We have all seen lots of different reporting that is claimed to constitute benchmarking but often such reporting makes us wonder whether what we are seeing is the genuine article.
The genuine article would tell us at a glance whether the relevant measure is in the top quartile, the middle quartile of somewhere in the middle 50 percentile. Some reports purport to tell us whether the relevant measure is good, ok or bad compared to others but when you scratch a little deeper, the relevant reports are based on false logic.
When it comes to surveys that are responded to on an agreement scale of 1 to 5, 1 to 7 or even 1 to 10, experience tells us that not all survey statements have the same average rating. Some survey statements are relatively easy to agree with and have a much higher average response whilst others are relatively hard to agree with and have a much lower average response.
For example, over 90% of directors agree or strongly agree that the board sets a high tone at the top in relation to the organisation’s culture, ethics and integrity. Only around 30% of directors, however, agree or strongly agree that the board actively oversees the growth of its organisation’s leadership talent pool. Using the same benchmark for these two survey statements would be ludicrous. It would also be misleading.
But many board effectiveness reports that purport to be benchmarked are not actually benchmarked as there is no comparison with the responses of other boards. This fake benchmarking uses a reporting scale that assumes all survey statements have the same average response.
Their reporting system assumes that an average response over a certain rating is good and an average response below a certain rating is bad but that is not the case. The rating scales for such surveys often look something like this:
Reports prepared using this fake benchmarking will almost always tell readers that the board is setting the right tone at the top but is not properly overseeing the growth of the organisation’s leadership talent pool. This simplistic reporting means that readers of the relevant reports will almost certainly misinterpret the relative strengths and weaknesses of the board.
Companies that don’t have very sophisticated benchmarking systems and reporting often use the following simplistic way to benchmark survey responses. They combine the responses of the highest and second-highest rating and convert that to what is often referred to as a Percentage Favourable score – being the percentage of respondents who responded with one of the top two ratings. Knowing the average Percentage Favourable they advise readers as to whether the Percentage Favourable for a survey item is higher or lower than the average Percentage Favourable for that survey item and if so by how much.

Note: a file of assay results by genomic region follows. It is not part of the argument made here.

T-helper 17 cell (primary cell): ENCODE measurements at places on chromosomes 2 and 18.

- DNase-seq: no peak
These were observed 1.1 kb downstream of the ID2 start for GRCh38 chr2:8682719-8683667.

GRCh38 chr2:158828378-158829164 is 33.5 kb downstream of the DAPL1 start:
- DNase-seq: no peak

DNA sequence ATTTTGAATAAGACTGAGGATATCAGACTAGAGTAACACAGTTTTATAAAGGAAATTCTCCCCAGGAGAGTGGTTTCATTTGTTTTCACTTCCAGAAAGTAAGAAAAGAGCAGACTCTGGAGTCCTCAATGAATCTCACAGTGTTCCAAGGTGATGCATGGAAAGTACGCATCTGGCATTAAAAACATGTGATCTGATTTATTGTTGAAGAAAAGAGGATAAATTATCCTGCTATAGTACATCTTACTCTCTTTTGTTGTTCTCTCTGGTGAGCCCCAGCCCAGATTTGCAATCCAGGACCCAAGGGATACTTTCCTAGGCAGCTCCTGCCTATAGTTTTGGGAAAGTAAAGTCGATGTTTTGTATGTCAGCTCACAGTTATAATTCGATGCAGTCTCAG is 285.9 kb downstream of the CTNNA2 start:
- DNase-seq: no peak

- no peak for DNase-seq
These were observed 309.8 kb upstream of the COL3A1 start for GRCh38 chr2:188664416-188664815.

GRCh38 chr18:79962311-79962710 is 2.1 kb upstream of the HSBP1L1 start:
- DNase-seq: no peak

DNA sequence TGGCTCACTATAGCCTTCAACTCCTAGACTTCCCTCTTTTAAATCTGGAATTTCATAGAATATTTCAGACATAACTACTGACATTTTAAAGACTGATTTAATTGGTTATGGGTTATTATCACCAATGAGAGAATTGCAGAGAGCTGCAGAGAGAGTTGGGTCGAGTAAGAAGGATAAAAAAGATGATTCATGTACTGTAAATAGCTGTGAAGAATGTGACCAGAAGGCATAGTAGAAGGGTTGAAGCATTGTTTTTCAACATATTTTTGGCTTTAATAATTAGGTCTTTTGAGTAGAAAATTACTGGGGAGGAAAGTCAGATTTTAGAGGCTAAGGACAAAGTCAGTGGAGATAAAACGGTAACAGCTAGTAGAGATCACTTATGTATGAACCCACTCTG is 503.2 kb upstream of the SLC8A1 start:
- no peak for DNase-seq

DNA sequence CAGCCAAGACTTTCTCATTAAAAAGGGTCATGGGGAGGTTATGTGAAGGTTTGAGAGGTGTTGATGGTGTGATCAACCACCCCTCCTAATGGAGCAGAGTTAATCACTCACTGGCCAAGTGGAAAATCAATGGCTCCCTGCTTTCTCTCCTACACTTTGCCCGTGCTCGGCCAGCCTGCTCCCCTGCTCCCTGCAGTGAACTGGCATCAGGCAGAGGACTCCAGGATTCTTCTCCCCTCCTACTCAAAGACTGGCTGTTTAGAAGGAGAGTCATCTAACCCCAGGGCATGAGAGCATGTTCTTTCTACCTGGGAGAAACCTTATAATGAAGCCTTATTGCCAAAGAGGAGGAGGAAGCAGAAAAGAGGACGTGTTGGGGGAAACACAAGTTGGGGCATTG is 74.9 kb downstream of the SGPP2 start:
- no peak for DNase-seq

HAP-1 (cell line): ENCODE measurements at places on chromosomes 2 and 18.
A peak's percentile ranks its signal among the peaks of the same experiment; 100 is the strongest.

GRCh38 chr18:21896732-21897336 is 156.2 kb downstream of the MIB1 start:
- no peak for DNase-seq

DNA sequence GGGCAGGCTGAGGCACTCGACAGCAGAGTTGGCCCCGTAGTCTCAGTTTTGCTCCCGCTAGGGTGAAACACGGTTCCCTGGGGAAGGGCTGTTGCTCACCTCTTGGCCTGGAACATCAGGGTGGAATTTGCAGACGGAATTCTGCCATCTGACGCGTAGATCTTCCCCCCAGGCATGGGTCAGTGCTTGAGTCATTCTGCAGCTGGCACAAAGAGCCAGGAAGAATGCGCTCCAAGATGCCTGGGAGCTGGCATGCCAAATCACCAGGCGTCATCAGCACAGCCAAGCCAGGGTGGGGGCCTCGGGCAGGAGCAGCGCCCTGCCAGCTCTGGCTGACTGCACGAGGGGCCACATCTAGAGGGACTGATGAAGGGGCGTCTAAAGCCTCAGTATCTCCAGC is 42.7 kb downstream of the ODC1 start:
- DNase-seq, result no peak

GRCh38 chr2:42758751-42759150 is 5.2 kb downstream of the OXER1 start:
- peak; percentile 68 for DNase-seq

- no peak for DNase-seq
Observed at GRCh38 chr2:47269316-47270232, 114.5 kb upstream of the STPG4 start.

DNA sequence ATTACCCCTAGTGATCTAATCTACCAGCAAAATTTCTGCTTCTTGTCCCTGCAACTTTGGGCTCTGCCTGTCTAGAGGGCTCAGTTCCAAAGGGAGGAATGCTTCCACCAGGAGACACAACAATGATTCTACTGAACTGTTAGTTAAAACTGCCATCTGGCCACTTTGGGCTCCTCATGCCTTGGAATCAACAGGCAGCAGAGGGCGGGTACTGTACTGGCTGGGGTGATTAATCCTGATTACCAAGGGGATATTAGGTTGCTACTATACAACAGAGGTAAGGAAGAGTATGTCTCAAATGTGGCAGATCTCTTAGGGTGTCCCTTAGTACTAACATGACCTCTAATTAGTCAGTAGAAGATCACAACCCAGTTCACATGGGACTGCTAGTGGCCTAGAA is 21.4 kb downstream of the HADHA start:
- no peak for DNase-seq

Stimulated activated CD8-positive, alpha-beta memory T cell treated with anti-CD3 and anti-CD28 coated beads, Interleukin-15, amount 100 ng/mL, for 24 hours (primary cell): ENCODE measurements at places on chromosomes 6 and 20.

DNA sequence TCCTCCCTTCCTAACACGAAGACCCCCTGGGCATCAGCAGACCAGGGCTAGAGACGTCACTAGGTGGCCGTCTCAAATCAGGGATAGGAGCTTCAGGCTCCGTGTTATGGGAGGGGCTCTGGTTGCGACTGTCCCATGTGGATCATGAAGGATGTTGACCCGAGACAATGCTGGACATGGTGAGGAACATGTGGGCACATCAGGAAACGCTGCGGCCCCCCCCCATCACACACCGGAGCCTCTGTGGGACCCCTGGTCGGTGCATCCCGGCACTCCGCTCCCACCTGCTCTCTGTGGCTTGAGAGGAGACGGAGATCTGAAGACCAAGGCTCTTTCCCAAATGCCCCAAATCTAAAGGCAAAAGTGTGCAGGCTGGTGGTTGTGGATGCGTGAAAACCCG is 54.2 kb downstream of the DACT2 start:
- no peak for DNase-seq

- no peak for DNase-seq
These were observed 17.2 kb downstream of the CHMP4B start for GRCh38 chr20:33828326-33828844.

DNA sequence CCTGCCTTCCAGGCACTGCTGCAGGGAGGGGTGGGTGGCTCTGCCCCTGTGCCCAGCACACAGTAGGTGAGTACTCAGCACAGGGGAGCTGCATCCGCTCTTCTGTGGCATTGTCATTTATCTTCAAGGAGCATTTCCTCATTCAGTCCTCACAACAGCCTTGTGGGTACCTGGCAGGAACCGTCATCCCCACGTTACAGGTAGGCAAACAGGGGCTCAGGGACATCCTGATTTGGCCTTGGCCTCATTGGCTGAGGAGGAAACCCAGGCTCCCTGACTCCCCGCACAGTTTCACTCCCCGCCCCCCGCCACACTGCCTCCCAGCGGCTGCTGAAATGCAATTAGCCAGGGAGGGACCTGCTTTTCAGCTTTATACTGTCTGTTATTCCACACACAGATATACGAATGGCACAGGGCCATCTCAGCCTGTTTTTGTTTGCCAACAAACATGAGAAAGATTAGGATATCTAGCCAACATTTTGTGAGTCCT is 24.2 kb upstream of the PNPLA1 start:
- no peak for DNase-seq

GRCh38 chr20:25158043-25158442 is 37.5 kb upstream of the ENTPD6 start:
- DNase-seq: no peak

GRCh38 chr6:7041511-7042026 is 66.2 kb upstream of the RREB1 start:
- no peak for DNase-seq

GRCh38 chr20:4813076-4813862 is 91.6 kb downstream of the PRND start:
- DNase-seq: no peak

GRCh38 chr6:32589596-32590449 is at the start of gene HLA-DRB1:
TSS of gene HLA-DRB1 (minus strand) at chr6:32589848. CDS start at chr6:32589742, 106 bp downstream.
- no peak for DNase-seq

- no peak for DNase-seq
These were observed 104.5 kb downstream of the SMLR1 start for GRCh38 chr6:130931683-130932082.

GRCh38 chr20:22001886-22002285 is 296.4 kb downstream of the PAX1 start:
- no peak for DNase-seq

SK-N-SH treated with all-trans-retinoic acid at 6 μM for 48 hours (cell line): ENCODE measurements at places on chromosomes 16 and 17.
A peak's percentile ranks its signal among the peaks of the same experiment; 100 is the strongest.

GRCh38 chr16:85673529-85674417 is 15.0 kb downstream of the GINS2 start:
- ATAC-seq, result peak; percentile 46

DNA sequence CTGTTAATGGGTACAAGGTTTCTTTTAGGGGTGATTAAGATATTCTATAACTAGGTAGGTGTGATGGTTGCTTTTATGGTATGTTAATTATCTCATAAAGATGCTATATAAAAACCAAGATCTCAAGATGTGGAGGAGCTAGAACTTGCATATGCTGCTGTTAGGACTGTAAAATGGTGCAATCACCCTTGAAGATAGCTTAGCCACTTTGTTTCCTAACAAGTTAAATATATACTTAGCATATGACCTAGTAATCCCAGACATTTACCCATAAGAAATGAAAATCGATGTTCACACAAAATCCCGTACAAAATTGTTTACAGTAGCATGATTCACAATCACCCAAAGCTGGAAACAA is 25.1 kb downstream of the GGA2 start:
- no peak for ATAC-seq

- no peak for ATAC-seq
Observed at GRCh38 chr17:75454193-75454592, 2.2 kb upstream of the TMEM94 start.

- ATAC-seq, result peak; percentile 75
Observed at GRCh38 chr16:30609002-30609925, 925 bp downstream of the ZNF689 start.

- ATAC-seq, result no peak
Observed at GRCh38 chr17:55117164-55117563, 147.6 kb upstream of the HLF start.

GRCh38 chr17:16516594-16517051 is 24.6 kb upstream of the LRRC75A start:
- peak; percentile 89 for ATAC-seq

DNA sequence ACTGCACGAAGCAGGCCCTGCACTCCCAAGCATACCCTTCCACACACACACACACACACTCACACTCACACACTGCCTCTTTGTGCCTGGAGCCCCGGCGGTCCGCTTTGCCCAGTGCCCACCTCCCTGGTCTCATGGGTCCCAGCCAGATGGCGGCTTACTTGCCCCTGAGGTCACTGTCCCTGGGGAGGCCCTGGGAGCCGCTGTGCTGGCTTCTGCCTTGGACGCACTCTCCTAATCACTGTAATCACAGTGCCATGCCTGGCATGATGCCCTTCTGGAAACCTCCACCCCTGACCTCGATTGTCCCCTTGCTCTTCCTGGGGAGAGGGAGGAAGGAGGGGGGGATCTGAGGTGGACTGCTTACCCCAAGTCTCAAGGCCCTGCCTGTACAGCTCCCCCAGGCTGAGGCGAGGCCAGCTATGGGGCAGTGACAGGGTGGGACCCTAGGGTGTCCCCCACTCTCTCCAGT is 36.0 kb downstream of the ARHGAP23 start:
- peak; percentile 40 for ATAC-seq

Here’s an example:
Whilst this benchmarking is more useful than the fake benchmarking described above, it is somewhat inadequate because it:
- Does not take into account nor measure the full distribution of director responses. Only the responses of those who responded with one of the two top ratings are taken into account
- Does not tell the reader whether the director responses for that item are in the top quartile, bottom quartile or middle 50 percentile of comparable boards.
For this reason, even this simplistic benchmarking can lead to readers misinterpreting the relative strengths and areas for improvement of a board.
Comprehensive, authentic benchmarking
Board Benchmarking has been using comprehensive, authentic benchmarking for over 15 years. Our reports tell boards whether they are benchmarked in the top quartile, bottom quartile or middle 50 percentile of comparable boards in relation to:
- the overall effectiveness of the board
- each of the 20 most important factors that contribute to a board’s performance and effectiveness
- each of the survey items that comprise each factor.
To request a sample of Board Benchmarking’s comprehensive reporting, please get in touch.
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